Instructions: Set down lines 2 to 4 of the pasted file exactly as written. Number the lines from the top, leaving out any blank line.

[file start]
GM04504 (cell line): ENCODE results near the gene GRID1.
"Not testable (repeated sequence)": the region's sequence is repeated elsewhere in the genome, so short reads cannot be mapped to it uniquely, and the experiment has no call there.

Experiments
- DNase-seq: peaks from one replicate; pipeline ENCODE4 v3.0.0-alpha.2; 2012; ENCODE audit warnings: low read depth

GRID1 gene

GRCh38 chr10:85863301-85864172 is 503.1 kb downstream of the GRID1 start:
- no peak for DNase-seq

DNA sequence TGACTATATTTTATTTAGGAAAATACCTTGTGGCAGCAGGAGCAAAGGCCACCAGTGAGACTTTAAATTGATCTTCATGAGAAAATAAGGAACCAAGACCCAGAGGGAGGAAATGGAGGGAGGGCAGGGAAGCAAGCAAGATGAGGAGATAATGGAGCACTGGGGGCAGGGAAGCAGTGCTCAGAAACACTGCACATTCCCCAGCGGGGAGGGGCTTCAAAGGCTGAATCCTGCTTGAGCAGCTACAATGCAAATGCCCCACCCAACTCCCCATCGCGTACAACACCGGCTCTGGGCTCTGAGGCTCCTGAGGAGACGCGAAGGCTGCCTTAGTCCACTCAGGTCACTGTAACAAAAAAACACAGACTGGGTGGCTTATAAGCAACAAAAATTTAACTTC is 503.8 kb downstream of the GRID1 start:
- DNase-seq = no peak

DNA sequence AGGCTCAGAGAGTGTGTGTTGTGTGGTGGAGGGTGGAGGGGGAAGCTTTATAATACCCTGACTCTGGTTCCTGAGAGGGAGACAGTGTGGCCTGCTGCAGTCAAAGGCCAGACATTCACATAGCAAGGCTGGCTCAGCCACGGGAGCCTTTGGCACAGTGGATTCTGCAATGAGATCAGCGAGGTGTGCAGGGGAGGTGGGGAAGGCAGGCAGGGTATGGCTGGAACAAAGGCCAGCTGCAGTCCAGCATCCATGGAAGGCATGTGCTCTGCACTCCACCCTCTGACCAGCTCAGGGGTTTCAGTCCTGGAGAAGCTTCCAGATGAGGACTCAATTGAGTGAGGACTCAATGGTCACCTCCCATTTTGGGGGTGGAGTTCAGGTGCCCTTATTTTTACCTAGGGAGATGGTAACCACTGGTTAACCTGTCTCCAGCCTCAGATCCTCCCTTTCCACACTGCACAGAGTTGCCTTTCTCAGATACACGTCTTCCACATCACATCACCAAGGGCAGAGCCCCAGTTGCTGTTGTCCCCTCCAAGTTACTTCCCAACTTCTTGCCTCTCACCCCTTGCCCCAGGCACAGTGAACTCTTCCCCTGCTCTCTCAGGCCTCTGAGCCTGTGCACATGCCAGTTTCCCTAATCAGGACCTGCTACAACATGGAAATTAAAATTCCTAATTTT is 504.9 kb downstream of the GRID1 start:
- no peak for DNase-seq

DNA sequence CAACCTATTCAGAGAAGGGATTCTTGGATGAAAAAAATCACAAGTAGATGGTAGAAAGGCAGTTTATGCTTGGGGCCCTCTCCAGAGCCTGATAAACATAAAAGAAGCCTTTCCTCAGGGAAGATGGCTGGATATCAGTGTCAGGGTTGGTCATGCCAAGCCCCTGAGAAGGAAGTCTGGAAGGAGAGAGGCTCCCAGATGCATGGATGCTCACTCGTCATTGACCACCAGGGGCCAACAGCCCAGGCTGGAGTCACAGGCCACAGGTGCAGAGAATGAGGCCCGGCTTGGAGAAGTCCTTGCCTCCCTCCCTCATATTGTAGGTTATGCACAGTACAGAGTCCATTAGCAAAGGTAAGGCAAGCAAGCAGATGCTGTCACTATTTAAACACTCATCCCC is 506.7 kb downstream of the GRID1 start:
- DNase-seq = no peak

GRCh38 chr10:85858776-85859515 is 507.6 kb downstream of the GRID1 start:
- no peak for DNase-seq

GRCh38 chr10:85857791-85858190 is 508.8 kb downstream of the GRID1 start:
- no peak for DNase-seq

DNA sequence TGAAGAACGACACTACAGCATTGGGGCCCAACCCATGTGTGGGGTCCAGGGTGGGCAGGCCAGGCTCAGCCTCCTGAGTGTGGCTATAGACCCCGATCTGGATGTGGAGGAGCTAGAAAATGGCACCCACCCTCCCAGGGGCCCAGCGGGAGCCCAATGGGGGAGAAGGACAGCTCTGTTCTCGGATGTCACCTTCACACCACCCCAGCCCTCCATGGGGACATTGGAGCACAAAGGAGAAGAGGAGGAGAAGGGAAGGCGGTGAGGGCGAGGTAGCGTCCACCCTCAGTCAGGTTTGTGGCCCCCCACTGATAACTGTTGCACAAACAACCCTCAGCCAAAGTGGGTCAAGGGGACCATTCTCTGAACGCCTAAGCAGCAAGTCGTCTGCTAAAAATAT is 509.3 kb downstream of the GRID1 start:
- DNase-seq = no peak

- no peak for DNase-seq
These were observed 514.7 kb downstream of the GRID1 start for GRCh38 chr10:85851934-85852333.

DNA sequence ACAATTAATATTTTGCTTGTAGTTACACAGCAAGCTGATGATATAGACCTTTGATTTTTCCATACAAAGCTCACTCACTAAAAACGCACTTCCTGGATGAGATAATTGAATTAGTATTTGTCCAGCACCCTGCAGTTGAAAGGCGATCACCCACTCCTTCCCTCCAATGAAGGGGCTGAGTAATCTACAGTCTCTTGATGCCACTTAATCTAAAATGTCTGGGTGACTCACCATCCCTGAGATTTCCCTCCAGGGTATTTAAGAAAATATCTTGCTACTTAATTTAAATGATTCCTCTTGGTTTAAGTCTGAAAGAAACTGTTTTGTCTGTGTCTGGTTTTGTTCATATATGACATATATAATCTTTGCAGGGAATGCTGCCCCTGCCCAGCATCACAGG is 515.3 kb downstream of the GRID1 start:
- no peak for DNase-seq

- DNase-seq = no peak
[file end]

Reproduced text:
"Not testable (repeated sequence)": the region's sequence is repeated elsewhere in the genome, so short reads cannot be mapped to it uniquely, and the experiment has no call there.

Experiments
- DNase-seq: peaks from one replicate; pipeline ENCODE4 v3.0.0-alpha.2; 2012; ENCODE audit warnings: low read depth